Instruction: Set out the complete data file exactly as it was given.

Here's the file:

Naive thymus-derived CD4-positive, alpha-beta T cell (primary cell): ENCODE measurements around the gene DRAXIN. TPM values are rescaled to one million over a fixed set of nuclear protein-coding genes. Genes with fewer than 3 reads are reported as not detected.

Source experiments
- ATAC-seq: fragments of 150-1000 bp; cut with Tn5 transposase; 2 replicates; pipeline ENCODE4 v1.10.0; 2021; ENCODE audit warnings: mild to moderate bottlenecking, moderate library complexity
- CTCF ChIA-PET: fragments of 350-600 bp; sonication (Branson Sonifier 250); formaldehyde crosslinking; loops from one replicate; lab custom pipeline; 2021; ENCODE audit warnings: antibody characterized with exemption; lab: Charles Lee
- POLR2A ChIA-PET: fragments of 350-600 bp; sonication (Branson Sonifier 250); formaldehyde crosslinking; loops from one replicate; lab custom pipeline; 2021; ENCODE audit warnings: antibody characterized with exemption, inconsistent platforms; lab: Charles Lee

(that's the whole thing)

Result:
Naive thymus-derived CD4-positive, alpha-beta T cell (primary cell): ENCODE measurements around the gene DRAXIN. TPM values are rescaled to one million over a fixed set of nuclear protein-coding genes. Genes with fewer than 3 reads are reported as not detected.

Source experiments
- ATAC-seq: fragments of 150-1000 bp; cut with Tn5 transposase; 2 replicates; pipeline ENCODE4 v1.10.0; 2021; ENCODE audit warnings: mild to moderate bottlenecking, moderate library complexity
- CTCF ChIA-PET: fragments of 350-600 bp; sonication (Branson Sonifier 250); formaldehyde crosslinking; loops from one replicate; lab custom pipeline; 2021; ENCODE audit warnings: antibody characterized with exemption; lab: Charles Lee
- POLR2A ChIA-PET: fragments of 350-600 bp; sonication (Branson Sonifier 250); formaldehyde crosslinking; loops from one replicate; lab custom pipeline; 2021; ENCODE audit warnings: antibody characterized with exemption, inconsistent platforms; lab: Charles Lee